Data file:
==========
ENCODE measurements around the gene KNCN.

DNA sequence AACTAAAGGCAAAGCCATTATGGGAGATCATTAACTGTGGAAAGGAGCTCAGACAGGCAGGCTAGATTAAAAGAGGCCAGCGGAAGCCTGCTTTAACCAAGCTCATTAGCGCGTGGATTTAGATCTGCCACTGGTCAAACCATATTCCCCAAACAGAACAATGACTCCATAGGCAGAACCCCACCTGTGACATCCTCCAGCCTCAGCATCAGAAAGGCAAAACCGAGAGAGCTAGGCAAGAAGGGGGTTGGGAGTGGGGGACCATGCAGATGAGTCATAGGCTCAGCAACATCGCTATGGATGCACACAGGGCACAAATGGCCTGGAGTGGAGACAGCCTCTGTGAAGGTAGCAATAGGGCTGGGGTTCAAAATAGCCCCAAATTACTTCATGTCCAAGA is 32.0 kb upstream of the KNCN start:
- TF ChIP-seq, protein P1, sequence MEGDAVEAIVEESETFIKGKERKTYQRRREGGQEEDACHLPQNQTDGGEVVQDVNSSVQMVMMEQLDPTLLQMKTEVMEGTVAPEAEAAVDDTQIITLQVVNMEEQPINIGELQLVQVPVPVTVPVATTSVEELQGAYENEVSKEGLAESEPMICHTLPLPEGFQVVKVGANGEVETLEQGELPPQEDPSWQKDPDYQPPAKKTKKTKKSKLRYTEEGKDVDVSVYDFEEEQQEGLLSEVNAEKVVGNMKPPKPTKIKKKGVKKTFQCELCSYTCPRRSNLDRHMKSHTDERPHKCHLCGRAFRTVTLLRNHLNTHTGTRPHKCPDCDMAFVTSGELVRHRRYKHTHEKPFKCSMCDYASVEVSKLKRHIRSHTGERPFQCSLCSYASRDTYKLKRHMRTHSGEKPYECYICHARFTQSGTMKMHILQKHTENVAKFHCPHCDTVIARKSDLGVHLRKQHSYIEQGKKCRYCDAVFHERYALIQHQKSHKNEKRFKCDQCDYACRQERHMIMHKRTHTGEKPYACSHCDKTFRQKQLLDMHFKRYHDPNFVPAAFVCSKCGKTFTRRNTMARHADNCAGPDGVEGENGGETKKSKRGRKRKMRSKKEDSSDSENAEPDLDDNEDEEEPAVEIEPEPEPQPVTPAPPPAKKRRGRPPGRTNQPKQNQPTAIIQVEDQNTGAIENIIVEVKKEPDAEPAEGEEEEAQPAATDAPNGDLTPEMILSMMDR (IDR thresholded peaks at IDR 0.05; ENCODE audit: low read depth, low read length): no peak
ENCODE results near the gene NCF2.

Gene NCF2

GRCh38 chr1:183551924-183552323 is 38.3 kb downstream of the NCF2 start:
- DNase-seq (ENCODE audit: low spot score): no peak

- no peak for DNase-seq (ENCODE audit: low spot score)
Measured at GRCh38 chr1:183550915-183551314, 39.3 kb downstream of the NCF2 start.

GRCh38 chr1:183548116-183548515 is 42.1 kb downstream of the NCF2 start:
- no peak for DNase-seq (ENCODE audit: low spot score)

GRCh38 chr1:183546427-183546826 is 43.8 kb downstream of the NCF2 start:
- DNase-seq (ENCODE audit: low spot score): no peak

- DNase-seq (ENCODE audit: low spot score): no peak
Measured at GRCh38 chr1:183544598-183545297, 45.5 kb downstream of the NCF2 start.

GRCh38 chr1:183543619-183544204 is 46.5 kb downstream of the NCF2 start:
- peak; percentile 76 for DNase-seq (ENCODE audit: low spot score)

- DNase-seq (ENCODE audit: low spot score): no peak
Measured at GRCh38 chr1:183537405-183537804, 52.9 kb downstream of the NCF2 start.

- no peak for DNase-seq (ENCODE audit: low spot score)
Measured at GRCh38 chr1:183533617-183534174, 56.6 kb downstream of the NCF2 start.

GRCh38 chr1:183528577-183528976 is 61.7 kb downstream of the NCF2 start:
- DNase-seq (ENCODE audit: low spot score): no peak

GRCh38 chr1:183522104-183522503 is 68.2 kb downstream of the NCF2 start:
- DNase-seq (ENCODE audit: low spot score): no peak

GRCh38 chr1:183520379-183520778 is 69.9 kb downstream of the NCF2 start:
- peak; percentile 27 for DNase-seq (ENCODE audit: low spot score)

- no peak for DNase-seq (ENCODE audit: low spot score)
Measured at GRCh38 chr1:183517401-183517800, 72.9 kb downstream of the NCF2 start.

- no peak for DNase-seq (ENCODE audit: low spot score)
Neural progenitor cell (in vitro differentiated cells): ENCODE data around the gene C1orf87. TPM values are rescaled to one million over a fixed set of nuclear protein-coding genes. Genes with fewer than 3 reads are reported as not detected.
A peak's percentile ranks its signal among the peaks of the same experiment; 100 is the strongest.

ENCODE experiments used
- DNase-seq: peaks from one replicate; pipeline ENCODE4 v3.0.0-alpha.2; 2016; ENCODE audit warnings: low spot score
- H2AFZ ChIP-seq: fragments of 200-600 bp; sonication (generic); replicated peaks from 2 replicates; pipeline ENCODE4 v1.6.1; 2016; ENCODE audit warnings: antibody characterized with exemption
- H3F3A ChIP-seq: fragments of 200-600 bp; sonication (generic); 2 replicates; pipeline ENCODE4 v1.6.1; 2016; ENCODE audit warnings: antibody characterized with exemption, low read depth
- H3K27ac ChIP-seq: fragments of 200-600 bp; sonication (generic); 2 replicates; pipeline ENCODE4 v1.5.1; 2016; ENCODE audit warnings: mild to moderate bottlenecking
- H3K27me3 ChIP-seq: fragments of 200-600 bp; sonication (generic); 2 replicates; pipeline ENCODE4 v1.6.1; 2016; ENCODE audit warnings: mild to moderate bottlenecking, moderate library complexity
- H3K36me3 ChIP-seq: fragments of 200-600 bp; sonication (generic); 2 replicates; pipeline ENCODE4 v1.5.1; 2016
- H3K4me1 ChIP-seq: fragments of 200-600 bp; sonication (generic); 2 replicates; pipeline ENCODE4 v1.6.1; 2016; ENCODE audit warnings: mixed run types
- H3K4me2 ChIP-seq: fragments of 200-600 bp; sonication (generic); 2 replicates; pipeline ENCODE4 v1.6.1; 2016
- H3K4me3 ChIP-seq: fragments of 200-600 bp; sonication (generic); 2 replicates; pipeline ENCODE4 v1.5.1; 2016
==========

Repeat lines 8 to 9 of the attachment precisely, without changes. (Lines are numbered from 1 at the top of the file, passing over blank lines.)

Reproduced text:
- no peak for DNase-seq (ENCODE audit: low spot score)
Measured at GRCh38 chr1:183550915-183551314, 39.3 kb downstream of the NCF2 start.